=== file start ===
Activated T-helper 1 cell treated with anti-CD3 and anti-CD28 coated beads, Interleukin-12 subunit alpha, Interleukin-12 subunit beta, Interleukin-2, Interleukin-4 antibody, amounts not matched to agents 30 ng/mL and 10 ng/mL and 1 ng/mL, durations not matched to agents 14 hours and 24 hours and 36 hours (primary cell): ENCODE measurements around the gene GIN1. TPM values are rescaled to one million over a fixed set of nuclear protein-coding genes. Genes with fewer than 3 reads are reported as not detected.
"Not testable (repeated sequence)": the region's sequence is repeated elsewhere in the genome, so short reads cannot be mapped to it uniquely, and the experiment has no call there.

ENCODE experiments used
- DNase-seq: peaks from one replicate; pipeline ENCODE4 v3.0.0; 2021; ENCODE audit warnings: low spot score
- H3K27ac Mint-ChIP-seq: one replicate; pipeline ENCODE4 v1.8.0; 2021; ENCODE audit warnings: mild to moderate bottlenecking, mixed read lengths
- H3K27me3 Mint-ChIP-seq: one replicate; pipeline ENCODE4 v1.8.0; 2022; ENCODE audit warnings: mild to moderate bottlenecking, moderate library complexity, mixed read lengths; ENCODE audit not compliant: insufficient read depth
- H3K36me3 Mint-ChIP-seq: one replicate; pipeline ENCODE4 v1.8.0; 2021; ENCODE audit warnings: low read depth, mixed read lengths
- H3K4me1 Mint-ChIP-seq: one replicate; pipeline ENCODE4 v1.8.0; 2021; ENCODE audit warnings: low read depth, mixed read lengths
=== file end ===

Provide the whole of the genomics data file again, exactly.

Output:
Activated T-helper 1 cell treated with anti-CD3 and anti-CD28 coated beads, Interleukin-12 subunit alpha, Interleukin-12 subunit beta, Interleukin-2, Interleukin-4 antibody, amounts not matched to agents 30 ng/mL and 10 ng/mL and 1 ng/mL, durations not matched to agents 14 hours and 24 hours and 36 hours (primary cell): ENCODE measurements around the gene GIN1. TPM values are rescaled to one million over a fixed set of nuclear protein-coding genes. Genes with fewer than 3 reads are reported as not detected.
"Not testable (repeated sequence)": the region's sequence is repeated elsewhere in the genome, so short reads cannot be mapped to it uniquely, and the experiment has no call there.

ENCODE experiments used
- DNase-seq: peaks from one replicate; pipeline ENCODE4 v3.0.0; 2021; ENCODE audit warnings: low spot score
- H3K27ac Mint-ChIP-seq: one replicate; pipeline ENCODE4 v1.8.0; 2021; ENCODE audit warnings: mild to moderate bottlenecking, mixed read lengths
- H3K27me3 Mint-ChIP-seq: one replicate; pipeline ENCODE4 v1.8.0; 2022; ENCODE audit warnings: mild to moderate bottlenecking, moderate library complexity, mixed read lengths; ENCODE audit not compliant: insufficient read depth
- H3K36me3 Mint-ChIP-seq: one replicate; pipeline ENCODE4 v1.8.0; 2021; ENCODE audit warnings: low read depth, mixed read lengths
- H3K4me1 Mint-ChIP-seq: one replicate; pipeline ENCODE4 v1.8.0; 2021; ENCODE audit warnings: low read depth, mixed read lengths